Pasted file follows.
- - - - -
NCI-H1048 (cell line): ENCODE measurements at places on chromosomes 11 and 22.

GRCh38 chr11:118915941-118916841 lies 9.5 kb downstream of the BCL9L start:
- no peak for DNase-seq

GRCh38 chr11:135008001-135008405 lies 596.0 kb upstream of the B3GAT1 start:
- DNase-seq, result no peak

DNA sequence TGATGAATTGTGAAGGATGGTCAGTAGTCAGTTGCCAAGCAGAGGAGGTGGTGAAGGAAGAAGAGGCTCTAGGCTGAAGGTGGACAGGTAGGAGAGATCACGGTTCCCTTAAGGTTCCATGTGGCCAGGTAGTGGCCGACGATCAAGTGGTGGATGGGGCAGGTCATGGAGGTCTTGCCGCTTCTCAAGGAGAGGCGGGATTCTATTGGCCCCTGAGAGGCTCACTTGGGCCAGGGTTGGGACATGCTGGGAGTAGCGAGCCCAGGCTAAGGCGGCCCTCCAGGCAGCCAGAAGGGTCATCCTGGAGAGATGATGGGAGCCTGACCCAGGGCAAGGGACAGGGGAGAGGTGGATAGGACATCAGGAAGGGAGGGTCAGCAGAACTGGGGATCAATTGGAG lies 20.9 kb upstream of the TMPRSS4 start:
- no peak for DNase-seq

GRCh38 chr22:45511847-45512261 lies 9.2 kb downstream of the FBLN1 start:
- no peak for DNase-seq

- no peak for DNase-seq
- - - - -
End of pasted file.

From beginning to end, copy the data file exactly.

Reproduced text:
NCI-H1048 (cell line): ENCODE measurements at places on chromosomes 11 and 22.

GRCh38 chr11:118915941-118916841 lies 9.5 kb downstream of the BCL9L start:
- no peak for DNase-seq

GRCh38 chr11:135008001-135008405 lies 596.0 kb upstream of the B3GAT1 start:
- DNase-seq, result no peak

DNA sequence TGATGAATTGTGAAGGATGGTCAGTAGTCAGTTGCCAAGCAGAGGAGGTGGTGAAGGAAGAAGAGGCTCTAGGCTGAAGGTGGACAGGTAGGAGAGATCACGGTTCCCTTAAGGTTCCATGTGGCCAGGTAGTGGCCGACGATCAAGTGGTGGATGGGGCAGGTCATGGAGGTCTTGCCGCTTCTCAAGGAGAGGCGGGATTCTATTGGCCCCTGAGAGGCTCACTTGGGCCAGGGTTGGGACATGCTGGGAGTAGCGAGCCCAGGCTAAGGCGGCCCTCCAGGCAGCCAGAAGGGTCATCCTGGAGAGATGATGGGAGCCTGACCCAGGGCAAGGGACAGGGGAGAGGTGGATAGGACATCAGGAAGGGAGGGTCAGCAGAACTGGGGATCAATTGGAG lies 20.9 kb upstream of the TMPRSS4 start:
- no peak for DNase-seq

GRCh38 chr22:45511847-45512261 lies 9.2 kb downstream of the FBLN1 start:
- no peak for DNase-seq

- no peak for DNase-seq